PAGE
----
I was not on top of my game this morning. No excuses, I was just off. Way off.
So, on rounds this morning, I'm trying to relate the stories of each patient to the team. This is kinda funny, since everyone already knows what's going on, but more on that later. I started off with a patient I had just picked up and hadn't read about real thoroughly.
I started with "this is a 2 year old male who presented with an acute exacerbation of asthma" and I didn't get any farther. My resident spoke up with "um, no..." and my attending jumped in with "this is unacceptable, you're wrong with the chief complaint."
See, this patient had actually come in because he had a seizure. No asthma, and he wasn't quite 2 either. I was reading the wrong notes.
I managed to piece something relating to him together, but I floundered, bad. "But," I thought to myself, "I have two more patients to redeem myself with."
This is what authorities refer to as "wishful thinking."
Patient number two is up, and I get a little farther. I manage to have the name and age right, and I even have her reason for being in the hospital down. I'm starting to relax, just glancing at the notes, when I say "an attempt was made to start a peripheral IV, but it failed, so she still has a scalp IV." This time the resident comes in with "I think you're a day behind. I placed a peripheral IV yesterday," and my attending, losing his patience with my idiocy, asks "did you even see the patient?"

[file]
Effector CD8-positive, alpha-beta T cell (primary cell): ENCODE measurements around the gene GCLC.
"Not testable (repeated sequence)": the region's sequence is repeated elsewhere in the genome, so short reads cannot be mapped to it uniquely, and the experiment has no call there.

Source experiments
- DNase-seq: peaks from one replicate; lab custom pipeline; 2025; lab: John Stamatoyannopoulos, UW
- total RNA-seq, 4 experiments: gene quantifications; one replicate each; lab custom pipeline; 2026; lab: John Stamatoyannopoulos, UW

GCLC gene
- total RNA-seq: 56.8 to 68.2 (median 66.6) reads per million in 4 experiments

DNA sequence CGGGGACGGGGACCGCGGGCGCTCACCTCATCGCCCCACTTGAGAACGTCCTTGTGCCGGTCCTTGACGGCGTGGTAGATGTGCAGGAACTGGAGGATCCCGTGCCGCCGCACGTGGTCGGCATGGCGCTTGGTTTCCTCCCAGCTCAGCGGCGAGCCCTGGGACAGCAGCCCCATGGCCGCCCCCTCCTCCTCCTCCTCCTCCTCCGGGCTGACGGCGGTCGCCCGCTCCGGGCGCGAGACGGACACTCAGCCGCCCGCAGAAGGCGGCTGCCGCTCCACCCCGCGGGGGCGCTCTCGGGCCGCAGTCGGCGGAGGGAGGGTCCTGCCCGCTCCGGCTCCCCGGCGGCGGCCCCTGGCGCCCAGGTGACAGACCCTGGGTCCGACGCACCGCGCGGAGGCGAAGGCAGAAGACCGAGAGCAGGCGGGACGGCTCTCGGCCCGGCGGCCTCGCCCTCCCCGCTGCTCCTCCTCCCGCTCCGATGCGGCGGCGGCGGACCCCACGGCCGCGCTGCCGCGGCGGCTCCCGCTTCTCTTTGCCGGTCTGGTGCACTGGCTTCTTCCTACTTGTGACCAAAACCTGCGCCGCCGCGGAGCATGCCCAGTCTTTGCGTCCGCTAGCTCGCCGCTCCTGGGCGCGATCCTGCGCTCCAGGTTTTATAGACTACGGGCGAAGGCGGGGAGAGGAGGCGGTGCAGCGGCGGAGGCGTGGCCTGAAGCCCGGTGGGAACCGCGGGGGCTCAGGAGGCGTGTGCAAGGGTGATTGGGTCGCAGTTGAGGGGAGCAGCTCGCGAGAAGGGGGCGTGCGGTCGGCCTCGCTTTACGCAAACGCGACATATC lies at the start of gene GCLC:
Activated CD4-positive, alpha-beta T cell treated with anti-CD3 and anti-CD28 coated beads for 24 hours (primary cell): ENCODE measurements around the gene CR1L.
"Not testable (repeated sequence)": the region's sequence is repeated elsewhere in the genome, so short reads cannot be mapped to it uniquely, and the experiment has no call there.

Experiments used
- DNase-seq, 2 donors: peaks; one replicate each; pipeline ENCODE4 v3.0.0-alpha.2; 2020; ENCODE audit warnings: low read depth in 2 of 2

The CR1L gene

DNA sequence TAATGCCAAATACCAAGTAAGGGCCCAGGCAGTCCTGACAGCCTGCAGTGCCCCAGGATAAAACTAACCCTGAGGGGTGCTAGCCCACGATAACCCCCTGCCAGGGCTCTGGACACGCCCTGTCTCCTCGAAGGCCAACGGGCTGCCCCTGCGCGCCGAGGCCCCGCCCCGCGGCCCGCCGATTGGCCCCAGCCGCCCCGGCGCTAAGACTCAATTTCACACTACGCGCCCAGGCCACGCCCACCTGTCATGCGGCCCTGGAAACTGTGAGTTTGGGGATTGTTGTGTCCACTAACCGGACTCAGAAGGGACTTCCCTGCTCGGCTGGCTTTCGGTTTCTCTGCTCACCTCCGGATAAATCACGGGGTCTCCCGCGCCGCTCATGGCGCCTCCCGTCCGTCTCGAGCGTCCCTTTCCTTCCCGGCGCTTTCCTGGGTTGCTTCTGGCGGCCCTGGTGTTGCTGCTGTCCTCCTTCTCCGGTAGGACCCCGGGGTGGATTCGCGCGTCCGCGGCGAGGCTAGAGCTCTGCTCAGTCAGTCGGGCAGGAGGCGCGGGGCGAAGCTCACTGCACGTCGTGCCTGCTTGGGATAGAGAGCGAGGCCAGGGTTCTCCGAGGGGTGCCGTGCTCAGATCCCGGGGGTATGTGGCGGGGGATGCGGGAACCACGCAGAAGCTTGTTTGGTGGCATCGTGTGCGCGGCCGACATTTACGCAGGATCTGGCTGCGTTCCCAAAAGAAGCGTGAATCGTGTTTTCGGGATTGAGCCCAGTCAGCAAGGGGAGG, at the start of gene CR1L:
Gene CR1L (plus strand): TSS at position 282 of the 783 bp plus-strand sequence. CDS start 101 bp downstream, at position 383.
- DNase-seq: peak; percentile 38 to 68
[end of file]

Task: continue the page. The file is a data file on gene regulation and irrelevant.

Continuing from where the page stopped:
Truth is, I had. It was just 6am, I'd had four hours of sleep, and I talked with her family for half an hour after my examination. I completely missed the missing scalp IV, and I just read what had been written in yesterday's progress note. This doesn't matter though, because if you can't be trusted to see, or rather note not seeing a tube 8 inches long taped to the side of your patient's head, you can't really be trusted for much.
In hindsight, this is funny.
The third patient actually went ok, I got everything right, but by that time, it was too late. I can only hope my attending and resident don't hold this one against me.
The whole experience has taught me that you shouldn't ever be too sure of yourself. You can always wind up as "one of those people."